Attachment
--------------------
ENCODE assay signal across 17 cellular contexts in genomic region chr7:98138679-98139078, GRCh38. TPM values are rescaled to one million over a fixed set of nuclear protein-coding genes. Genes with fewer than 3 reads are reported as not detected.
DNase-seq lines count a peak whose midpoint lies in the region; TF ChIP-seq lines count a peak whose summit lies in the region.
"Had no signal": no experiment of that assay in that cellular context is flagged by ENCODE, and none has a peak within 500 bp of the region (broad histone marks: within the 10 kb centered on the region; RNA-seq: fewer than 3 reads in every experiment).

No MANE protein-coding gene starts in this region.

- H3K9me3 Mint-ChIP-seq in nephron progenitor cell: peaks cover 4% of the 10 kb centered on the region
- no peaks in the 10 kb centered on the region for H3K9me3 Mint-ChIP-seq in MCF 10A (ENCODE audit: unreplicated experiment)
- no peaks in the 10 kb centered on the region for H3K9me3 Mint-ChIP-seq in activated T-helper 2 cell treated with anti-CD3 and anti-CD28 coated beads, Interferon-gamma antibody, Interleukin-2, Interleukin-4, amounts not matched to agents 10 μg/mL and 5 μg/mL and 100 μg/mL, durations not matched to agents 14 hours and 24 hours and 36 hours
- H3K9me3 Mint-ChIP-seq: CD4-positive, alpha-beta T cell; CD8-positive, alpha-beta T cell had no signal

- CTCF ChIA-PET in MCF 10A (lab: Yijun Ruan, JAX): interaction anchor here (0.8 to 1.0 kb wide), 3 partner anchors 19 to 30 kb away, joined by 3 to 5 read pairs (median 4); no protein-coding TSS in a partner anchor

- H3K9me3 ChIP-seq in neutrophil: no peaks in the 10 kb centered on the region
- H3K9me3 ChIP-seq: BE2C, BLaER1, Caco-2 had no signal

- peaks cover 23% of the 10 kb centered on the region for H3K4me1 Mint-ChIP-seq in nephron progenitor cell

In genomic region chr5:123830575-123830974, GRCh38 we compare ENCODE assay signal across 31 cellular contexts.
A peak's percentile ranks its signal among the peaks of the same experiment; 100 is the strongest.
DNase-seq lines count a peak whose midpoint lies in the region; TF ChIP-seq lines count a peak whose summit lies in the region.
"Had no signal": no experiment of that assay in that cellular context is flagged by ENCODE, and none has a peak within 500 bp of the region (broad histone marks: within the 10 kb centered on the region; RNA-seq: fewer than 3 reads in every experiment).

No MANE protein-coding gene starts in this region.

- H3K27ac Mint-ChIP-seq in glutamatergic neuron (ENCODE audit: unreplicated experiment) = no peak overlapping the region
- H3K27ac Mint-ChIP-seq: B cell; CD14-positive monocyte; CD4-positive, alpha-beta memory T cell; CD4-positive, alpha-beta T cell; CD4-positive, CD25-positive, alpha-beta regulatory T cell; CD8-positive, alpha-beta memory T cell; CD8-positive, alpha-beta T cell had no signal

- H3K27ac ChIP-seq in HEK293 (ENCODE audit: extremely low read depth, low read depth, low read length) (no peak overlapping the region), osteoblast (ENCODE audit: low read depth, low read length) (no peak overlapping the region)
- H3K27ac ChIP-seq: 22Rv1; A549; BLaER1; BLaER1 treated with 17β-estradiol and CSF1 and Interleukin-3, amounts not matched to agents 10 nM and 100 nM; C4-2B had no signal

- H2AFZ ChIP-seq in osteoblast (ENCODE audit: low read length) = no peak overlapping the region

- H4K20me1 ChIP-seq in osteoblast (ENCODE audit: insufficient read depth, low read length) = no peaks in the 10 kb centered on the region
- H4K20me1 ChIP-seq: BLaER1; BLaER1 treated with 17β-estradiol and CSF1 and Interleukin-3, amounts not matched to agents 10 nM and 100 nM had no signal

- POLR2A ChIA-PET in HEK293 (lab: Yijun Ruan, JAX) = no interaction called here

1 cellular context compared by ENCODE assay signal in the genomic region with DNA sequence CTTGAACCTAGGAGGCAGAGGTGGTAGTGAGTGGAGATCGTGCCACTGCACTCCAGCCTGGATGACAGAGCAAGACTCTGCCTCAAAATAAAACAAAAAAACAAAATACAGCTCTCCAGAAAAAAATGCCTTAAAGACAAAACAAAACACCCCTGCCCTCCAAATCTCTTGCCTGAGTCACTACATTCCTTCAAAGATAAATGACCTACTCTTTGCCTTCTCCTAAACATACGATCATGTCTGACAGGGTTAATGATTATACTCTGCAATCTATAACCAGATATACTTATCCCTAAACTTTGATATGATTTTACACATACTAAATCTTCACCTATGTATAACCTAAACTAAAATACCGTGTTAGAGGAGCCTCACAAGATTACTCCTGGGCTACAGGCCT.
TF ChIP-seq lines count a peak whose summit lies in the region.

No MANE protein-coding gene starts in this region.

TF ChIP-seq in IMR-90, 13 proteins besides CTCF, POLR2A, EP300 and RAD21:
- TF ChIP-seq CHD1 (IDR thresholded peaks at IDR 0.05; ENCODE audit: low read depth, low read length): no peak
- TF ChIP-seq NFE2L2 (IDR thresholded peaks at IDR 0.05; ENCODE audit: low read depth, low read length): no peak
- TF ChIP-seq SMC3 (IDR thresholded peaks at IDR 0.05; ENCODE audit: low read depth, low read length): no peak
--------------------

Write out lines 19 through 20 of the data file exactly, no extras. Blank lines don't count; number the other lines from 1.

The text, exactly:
- H3K27ac Mint-ChIP-seq: B cell; CD14-positive monocyte; CD4-positive, alpha-beta memory T cell; CD4-positive, alpha-beta T cell; CD4-positive, CD25-positive, alpha-beta regulatory T cell; CD8-positive, alpha-beta memory T cell; CD8-positive, alpha-beta T cell had no signal

- H3K27ac ChIP-seq in HEK293 (ENCODE audit: extremely low read depth, low read depth, low read length) (no peak overlapping the region), osteoblast (ENCODE audit: low read depth, low read length) (no peak overlapping the region)